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Promotional Products Company Pleads Guilty to Price Fixing

Last updated: 06-15-2019

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Promotional Products Company Pleads Guilty to Price Fixing

Last month, we reported that Totally Promotional, Coldwater, Ohio, was being investigated by the FBI for possible price fixing in the promotional products space. Yesterday, the U.S. Department of Justice announced that Azim Makanojiya, president of an unrelated promo company, Zaapaaz Inc. (WB Promotions Inc., Wrist-Band.com and Customlanyard.net), pleaded guilty to conspiring to fix prices for promotional products.

According to the felony charges filed today in the U.S. District Court for the Southern District of Texas in Houston, the conspirators attended meetings and communicated in person and online. The investigation has revealed that the conspirators used social media platforms and encrypted messaging applications, such as Facebook, Skype and Whatsapp, to reach and implement their illegal agreements. Specifically, the defendants and their co-conspirators agreed, from as early as 2014 until June 2016, to fix the prices of customized promotional products sold online, including wristbands and lanyards. In addition to agreeing to plead guilty, Zaappaaz has agreed to pay a $1.9 million criminal fine.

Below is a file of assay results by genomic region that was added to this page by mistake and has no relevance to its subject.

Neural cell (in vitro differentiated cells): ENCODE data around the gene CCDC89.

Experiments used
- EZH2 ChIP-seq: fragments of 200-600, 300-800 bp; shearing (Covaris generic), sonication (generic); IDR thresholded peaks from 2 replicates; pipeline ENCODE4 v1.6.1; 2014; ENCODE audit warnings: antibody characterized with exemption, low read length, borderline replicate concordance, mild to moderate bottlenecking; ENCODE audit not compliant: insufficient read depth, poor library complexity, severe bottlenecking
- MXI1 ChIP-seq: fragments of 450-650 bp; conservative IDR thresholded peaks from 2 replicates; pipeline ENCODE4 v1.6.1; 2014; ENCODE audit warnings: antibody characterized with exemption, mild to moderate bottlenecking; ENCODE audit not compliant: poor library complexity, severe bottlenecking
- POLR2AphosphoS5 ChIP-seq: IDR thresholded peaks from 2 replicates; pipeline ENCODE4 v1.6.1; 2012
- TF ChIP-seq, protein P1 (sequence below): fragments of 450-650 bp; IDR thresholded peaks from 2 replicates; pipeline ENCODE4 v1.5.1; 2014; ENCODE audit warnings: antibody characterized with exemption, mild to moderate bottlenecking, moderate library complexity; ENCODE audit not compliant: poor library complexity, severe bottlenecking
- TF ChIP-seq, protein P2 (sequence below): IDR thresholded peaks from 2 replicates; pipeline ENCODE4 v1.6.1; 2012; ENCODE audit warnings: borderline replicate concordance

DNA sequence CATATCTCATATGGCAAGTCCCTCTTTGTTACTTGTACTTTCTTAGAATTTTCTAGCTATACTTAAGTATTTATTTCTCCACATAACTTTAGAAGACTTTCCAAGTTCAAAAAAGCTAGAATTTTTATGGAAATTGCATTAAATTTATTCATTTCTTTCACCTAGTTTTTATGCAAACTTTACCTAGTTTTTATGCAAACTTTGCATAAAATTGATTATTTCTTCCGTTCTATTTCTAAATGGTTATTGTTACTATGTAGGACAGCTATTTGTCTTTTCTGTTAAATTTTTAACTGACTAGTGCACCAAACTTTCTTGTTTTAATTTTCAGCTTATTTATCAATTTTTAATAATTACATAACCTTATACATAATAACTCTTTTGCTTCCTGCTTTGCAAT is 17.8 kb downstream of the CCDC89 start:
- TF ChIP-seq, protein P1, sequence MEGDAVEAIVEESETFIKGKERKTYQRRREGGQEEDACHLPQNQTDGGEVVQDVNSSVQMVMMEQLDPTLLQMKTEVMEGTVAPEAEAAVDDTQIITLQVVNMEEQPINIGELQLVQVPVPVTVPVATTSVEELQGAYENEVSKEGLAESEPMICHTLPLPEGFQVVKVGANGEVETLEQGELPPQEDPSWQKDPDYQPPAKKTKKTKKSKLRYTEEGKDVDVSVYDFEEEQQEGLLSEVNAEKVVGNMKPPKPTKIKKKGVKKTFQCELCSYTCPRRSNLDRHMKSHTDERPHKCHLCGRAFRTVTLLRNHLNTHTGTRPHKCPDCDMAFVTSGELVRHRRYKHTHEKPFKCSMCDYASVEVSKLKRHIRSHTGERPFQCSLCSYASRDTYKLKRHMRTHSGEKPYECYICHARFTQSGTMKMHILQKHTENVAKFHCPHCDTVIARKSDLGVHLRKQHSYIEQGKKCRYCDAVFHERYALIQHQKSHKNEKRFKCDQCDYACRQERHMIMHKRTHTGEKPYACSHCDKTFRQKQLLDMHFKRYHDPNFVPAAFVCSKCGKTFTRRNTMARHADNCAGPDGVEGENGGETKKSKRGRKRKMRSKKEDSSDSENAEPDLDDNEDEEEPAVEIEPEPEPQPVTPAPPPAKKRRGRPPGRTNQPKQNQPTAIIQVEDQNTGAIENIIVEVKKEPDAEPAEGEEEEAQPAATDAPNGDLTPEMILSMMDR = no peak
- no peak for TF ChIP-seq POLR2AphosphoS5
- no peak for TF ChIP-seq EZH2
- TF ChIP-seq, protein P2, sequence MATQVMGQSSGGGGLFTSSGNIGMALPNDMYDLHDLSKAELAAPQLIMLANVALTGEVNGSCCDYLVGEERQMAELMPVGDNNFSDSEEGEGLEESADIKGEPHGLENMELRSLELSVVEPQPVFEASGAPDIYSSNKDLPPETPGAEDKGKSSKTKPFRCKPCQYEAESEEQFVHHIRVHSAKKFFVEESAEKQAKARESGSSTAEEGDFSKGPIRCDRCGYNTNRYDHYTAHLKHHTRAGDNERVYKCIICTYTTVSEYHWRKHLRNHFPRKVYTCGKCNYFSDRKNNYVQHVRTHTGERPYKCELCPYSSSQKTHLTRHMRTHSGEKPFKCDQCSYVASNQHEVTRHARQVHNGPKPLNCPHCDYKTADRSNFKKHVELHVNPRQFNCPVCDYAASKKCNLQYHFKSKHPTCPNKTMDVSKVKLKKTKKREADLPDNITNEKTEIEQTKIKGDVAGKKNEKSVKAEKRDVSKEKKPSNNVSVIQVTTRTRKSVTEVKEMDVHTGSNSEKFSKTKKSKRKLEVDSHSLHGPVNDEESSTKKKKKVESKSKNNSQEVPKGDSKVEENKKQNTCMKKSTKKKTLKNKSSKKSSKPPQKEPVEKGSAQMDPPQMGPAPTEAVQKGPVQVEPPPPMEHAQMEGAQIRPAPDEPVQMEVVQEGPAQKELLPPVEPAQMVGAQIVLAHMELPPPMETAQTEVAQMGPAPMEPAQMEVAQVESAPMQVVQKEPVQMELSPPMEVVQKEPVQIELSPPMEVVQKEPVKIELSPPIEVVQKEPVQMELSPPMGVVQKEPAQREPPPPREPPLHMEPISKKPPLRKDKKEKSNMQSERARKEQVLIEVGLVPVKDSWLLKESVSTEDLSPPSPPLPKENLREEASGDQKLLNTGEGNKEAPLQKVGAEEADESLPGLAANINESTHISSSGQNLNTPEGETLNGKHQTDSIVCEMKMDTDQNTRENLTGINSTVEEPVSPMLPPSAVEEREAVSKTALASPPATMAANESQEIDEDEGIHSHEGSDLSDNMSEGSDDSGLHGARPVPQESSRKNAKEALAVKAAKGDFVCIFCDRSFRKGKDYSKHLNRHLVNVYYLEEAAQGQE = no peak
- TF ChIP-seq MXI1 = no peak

"As today's charges show, criminals cannot evade detection by conspiring online and using encrypted messaging," said Andrew Finch, acting assistant attorney general of the DOJ's antitrust division. "In addition, today's charges are a clear sign of the division's commitment to uncovering and prosecuting collusion that affects internet sales. American consumers have the right to a marketplace free of unlawful collusion, whether they are shopping at retail stores or online."

Acting U.S. Attorney Abe Martinez said that the U.S. government will continue to investigate and prosecute businesses and individuals who seek financial gain through illegal means.

Makanojiya's charge of price fixing carries a maximum sentence of 10 years in a federal prison and a maximum fine of $1 million. This fine can be increased to twice the gain derived from the crime or twice of the loss suffered by the victims of the crime if those amounts are greater than the $1 million maximum fine.

The plea agreement is still subject to court approval.

We'll continue to follow this story, as well as the story of Totally Promotional, as they develop.


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